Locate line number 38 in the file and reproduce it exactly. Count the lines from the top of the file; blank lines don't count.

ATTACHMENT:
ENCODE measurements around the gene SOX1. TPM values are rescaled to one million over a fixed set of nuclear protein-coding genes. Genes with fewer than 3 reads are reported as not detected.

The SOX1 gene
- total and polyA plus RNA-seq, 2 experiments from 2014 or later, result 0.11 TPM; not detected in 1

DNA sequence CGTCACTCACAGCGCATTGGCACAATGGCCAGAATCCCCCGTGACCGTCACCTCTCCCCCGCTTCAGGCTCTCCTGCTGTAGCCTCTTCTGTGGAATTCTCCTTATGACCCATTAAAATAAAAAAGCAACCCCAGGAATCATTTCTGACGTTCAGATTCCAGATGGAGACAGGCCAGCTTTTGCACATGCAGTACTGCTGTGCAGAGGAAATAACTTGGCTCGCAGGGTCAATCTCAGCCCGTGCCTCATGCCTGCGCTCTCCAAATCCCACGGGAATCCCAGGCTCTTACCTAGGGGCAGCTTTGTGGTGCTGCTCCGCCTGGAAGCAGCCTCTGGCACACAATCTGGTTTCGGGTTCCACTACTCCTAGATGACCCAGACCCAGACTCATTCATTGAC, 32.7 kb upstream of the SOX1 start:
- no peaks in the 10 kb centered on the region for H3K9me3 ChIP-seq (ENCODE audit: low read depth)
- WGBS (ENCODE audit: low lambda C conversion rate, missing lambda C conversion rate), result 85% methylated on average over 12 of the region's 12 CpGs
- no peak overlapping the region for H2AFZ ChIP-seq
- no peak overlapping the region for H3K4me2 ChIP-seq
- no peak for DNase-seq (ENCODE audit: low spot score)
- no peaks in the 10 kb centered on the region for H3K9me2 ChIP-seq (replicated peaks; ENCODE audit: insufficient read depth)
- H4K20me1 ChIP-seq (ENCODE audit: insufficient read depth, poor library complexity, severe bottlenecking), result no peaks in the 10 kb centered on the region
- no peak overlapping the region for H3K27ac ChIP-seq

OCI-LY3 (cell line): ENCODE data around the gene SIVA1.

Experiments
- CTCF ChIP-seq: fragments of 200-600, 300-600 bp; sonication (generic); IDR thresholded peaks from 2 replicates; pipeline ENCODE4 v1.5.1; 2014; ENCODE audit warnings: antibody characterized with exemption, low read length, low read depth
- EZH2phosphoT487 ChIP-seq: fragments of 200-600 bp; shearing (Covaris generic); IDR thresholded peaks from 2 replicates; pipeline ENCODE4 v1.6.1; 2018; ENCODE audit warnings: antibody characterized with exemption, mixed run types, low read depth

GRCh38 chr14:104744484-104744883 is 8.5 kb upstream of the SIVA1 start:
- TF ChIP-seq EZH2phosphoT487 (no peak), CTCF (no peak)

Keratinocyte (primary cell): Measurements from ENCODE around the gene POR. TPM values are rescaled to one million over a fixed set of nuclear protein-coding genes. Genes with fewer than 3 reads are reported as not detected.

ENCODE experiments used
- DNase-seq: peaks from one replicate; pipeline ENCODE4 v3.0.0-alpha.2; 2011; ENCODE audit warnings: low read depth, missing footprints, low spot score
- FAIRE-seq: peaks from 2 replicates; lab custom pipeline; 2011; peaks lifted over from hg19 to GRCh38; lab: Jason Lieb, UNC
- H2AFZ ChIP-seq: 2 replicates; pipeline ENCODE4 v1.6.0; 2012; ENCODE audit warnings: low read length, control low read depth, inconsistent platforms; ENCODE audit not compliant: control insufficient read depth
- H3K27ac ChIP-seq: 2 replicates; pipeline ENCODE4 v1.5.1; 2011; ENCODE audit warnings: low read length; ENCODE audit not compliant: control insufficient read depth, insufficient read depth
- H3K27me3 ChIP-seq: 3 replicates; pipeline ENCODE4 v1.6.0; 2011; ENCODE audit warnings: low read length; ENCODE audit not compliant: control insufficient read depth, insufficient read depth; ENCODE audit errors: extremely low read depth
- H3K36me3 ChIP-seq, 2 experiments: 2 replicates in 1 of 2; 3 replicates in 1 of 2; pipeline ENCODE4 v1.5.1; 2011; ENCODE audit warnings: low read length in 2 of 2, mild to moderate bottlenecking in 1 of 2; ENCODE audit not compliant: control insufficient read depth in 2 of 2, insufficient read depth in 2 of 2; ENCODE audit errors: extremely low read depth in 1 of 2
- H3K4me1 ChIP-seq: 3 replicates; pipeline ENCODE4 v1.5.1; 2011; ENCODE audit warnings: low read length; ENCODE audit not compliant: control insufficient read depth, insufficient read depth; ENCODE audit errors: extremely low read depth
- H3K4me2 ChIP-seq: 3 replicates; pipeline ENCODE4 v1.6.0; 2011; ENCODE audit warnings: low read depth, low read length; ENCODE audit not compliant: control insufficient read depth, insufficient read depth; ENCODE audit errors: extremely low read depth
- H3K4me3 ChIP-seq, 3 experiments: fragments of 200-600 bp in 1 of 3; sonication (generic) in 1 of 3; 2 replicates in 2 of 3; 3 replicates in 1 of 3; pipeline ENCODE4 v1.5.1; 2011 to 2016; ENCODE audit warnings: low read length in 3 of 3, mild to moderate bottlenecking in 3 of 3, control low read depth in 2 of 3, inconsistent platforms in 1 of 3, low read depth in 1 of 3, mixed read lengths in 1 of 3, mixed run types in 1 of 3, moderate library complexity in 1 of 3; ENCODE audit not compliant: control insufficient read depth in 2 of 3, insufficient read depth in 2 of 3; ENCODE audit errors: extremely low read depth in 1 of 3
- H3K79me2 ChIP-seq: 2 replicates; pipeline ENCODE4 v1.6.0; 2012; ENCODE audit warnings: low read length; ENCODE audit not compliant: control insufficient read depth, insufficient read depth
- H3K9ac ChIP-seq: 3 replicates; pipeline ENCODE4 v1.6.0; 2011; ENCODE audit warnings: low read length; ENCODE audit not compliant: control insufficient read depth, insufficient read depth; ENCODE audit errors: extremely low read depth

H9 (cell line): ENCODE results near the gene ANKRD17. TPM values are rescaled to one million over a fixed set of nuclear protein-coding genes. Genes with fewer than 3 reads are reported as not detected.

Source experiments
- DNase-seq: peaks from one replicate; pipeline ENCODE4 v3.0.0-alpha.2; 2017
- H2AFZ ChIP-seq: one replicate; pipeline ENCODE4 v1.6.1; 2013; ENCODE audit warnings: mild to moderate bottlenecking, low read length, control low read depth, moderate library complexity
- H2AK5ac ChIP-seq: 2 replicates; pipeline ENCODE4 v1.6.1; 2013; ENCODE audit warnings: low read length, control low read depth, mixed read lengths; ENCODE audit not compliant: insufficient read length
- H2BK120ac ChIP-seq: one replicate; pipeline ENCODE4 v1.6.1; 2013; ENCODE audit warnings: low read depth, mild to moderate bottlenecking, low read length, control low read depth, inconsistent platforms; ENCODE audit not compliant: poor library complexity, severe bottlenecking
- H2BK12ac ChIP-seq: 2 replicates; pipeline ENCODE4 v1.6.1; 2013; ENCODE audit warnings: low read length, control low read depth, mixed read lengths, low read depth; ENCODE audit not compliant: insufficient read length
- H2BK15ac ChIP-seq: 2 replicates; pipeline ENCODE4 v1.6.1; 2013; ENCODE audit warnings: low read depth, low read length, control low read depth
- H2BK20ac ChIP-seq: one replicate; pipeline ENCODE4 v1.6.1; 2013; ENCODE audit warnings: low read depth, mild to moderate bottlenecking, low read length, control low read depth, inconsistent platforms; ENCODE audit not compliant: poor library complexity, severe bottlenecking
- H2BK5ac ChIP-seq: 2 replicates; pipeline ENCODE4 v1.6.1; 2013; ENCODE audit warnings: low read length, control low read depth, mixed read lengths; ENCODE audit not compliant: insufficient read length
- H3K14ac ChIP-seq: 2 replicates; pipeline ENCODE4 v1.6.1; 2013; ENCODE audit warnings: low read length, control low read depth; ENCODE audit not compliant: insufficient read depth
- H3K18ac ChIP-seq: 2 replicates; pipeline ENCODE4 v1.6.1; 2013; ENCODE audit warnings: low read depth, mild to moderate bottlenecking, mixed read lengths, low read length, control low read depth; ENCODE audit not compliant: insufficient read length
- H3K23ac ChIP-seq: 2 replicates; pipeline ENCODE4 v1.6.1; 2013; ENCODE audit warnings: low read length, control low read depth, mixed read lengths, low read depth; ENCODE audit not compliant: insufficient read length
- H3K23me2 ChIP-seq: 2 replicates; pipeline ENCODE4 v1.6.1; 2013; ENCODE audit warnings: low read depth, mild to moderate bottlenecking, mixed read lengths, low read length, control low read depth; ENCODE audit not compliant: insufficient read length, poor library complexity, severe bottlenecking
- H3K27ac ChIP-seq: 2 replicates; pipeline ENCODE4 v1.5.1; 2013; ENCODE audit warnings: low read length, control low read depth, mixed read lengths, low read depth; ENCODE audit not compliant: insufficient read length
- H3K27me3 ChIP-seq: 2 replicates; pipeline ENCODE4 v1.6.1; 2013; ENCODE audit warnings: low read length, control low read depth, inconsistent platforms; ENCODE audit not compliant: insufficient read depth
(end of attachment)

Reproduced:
- H2BK12ac ChIP-seq: 2 replicates; pipeline ENCODE4 v1.6.1; 2013; ENCODE audit warnings: low read length, control low read depth, mixed read lengths, low read depth; ENCODE audit not compliant: insufficient read length